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Trackmaker of the Irenesauripus footprint
Diet : Carnivorous
Habitat : Floodplain, coastal swamps and marshes
Length : Up to 26 feet (8 m)
Weight : Weight about 5,070 lb (2.3 tonnes)
Irenesauripus is a large theropod, tridactyl track with relatively wide, spread out toes. Originally it was described by Charles Stenberg in 1932 from the Early Cretaceous Gething Formation of British Columbia, Canada. Irenesauripus is known from the Mill Canyon tracksite in Moab, Utah. In this area, Irenesauripus is an important component of the track assemblage of the Mill Canyon tracksite located near the Moab airport (described in several papers by the team of M. Lockley, G. Gierliński and co-authors).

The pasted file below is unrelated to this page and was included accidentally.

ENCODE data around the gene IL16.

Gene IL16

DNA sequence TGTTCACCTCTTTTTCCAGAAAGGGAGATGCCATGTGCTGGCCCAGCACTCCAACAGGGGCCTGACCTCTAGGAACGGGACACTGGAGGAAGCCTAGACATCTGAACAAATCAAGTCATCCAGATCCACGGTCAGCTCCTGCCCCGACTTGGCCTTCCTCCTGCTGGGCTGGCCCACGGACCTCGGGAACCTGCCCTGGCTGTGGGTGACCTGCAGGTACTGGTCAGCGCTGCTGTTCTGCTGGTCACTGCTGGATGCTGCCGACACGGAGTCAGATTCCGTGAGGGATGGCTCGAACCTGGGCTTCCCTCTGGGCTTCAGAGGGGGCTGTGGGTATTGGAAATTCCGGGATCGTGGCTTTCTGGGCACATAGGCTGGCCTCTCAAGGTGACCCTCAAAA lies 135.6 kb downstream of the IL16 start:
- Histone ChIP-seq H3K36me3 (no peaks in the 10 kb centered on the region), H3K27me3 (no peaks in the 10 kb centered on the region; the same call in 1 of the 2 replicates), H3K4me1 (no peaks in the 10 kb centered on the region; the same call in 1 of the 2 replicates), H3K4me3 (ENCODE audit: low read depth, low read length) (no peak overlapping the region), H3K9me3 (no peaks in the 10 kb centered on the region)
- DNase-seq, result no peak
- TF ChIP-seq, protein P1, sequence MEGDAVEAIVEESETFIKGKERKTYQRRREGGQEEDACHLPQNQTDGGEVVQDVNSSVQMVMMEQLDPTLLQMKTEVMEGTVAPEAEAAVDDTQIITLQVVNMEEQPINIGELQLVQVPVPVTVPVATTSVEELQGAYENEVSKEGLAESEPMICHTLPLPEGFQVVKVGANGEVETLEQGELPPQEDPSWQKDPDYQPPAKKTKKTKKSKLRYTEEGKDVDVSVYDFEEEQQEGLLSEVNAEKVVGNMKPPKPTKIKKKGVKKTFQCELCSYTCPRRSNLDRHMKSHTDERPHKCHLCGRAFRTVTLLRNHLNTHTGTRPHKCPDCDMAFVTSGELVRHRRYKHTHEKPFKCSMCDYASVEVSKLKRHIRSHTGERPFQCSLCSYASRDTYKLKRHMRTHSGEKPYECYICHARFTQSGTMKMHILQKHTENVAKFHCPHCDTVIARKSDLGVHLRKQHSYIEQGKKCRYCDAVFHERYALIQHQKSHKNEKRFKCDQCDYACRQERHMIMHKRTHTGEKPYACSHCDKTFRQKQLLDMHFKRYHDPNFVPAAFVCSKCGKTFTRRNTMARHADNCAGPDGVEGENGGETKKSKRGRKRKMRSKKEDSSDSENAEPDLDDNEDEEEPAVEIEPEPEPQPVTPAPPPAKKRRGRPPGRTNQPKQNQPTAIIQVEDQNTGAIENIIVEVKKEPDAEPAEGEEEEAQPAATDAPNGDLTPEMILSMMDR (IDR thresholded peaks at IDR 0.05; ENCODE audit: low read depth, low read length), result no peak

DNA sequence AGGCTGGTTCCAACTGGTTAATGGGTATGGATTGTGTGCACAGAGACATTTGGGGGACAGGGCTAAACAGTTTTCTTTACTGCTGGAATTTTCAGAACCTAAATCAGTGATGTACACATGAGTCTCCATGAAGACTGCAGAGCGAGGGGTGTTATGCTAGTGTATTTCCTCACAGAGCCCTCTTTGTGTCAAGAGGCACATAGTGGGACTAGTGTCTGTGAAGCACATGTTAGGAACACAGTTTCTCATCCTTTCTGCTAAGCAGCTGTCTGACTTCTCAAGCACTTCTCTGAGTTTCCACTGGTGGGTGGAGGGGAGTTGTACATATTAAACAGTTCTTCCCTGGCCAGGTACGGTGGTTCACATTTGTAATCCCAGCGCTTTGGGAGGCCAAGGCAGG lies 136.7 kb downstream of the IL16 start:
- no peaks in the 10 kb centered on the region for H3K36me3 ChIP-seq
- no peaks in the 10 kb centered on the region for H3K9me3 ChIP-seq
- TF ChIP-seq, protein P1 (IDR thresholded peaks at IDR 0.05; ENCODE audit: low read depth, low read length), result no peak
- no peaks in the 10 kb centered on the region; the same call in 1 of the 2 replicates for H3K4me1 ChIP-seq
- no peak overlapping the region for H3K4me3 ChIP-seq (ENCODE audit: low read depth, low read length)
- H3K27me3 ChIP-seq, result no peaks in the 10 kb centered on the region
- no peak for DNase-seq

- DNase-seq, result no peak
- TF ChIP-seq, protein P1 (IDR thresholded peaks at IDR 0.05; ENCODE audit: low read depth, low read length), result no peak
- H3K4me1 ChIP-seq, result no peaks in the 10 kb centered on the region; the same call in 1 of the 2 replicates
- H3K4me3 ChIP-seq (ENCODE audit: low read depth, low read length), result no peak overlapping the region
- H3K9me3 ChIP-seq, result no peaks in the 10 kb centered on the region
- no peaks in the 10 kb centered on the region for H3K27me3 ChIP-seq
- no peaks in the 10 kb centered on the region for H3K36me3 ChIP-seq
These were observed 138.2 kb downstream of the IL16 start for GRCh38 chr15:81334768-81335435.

Acrocanthosaurus atokensis from Early Cretaceous of Oklahoma and Texas is the most probably trackmaker of Irenesauripus tracks in North America. The head of this carnivorous dinosaur was armed with 68 serrated teeth. The both arms terminates in three wickedly curved large claws. Its vertebrae have had long vertebral spines up to 2 feet high (60 cm). The spines were thickly covered with muscle, and formed huge ridge. The lot of good preserved footprints have been found in few outcrops in Texas and Utah. They indicated that Acrocanthosaurus could run as fast as 25 mph (40 kph) and not have been a quick runner. By working in groups these dinosaurs were one of the most spectacular and dangerous predators of the Cretaceous period of America.